The Old Sod

Alan Richardson & Marcus Claridge

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The Odd Life and Inner Work of William G. Gray.

“OK so I’m an old sod, an old bastard, a thousand different kinds of shit if you like, but I am a human being who loved the esoteric Tradition I tried to serve… Perhaps I didn’t do very well with what I’d got but I did my best…”

William G. Gray was a real magician, a kind of primeval spirit who worked his magic as an extension of the Life Force, not as a sop to ego. He reeked of psychism like he often reeked of incense, could give you the uncomfortable feeling that he could see right through you and beyond, and had been to places in spirit that we could scarcely imagine. Many of the books on magic and the Qabalah which appear today owe a huge if unrecognised debt to his pioneering writing. If there is anything evolutionary about the current urge to work with harmonic energies within the Earth and ourselves – whether through green eco-movements, the Celtic Revival or the Wiccan arts  – then it is due in no small degree to the work that was done by an old bastard who lived near the bus station in a town in Gloucestershire.

Bill Gray met and worked with many of the most important figures in the British esoteric scene. His boyhood meetings with Dion Fortune and Aleister Crowley are described here in his own words, along with his personal recollections of working magic with Pat Crowther, Doreen Valiente, Ronald Heaver, Robert Cochrane and many others. This lively, entertaining and authoritative biography tells the story of how a difficult, psychic child grew into a powerful adept who was equally at home in Hermetic and Craft traditions, and who challenged established assumptions within paganism and Qabalah alike and revitalised them from within – often falling out with those he worked with but maintaining their affection and respect. Generously illustrated with photographs, many never published before, the book also includes contributions by R.J. Stewart, Gareth Knight, Evan John Jones, Marcia Pickands and Jacobus Swart, plus, of course, W.G. Gray himself.

"The late William G. Gray was one of the great pioneering writers on ritual magic and Qabalah, and he was also an irascible old sod with a devilish sense of humour. However he also had a very interesting life, and this biography by two people who knew him extremely well is a fantastic read. It includes lots of anecdotes about his work as a ritual magician (at a time when it was not only socially unacceptable, but risked falling foul of the Witchcraft Act) and collaboration with a dazzling array of important figures in the world of magic, from Dion Fortune to Doreen Valiente. The book covers his entire lifetime, from the influence of his glamorous astrologer mother, his training by a mysterious Rosicrucian adept known as ENH, and his ever practical wife Bobbie ("why does it have to be in Hebrew? Why can't you use bloody English?") As fascinating as the factual content of the book is, the best bits are in William G. Gray's own words, as there are extensive quotes from his unpublished (unpublishable?) autobiography and personal letters, in which his witty sarcasm makes for a lot of laugh-out-loud moments. One particularly memorable example is his description of Gerald Gardner "prancing around with elk-horns from a coat-rack tied on his head while the girls tickle his tool with a pink feather duster." The book is affectionate, thorough and sometimes irreverent but always immensely entertaining and a fascinating glimpse into the world of a 20th century occultist." — Sulis Manoeuvre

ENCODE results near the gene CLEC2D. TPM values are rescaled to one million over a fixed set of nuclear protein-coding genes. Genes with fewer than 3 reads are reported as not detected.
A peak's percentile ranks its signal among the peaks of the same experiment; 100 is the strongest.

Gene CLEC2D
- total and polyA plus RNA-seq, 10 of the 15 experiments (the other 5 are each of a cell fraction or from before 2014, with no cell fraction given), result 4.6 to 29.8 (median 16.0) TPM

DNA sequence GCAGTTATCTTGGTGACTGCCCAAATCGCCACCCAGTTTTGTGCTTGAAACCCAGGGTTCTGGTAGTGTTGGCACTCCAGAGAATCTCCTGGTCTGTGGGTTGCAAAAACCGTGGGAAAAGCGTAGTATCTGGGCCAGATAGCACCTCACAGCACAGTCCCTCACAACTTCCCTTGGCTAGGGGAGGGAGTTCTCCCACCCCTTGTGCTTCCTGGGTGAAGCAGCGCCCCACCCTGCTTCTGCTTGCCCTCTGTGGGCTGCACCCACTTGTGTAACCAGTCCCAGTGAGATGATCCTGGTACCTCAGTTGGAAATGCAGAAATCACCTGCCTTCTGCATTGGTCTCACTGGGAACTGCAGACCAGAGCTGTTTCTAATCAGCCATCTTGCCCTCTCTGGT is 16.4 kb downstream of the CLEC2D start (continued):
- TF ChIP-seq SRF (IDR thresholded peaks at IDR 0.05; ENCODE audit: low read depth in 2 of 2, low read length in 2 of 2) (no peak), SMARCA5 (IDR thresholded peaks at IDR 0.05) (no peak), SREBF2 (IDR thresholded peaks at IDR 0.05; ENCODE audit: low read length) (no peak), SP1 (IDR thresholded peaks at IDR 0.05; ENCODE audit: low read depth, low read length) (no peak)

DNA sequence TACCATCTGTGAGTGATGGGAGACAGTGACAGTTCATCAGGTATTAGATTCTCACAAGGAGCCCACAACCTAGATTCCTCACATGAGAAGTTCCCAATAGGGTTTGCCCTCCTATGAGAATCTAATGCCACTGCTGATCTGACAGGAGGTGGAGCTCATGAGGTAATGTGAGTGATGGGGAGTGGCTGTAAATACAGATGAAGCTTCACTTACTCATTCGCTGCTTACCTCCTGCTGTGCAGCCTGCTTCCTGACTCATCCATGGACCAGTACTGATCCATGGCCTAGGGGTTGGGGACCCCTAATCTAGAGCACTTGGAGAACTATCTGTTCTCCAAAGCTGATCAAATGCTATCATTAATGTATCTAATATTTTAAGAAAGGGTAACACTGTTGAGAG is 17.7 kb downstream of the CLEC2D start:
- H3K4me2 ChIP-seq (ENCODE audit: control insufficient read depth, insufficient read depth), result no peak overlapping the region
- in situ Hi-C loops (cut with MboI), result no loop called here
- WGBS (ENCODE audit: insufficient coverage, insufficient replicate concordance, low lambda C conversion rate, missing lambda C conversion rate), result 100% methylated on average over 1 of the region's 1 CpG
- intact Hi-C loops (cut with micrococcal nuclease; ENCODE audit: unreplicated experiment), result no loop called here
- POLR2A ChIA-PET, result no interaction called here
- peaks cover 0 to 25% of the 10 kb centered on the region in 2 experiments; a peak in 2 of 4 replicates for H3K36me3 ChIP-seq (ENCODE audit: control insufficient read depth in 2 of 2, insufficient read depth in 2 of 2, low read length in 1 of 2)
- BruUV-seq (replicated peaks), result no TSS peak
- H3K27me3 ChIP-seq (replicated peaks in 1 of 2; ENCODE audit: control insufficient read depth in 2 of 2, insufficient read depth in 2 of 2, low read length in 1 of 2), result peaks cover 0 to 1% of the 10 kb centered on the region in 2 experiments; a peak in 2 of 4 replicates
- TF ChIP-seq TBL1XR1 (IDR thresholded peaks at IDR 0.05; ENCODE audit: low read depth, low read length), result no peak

• ISBN: 978-1-908011-12-1
  • 206 pages
  • cover photo from the original Rollright Ritual, 1975
  • perfect-bound paperback: 229mm x 152mm
  • black and white text, with photographs
  • published 31st January 2011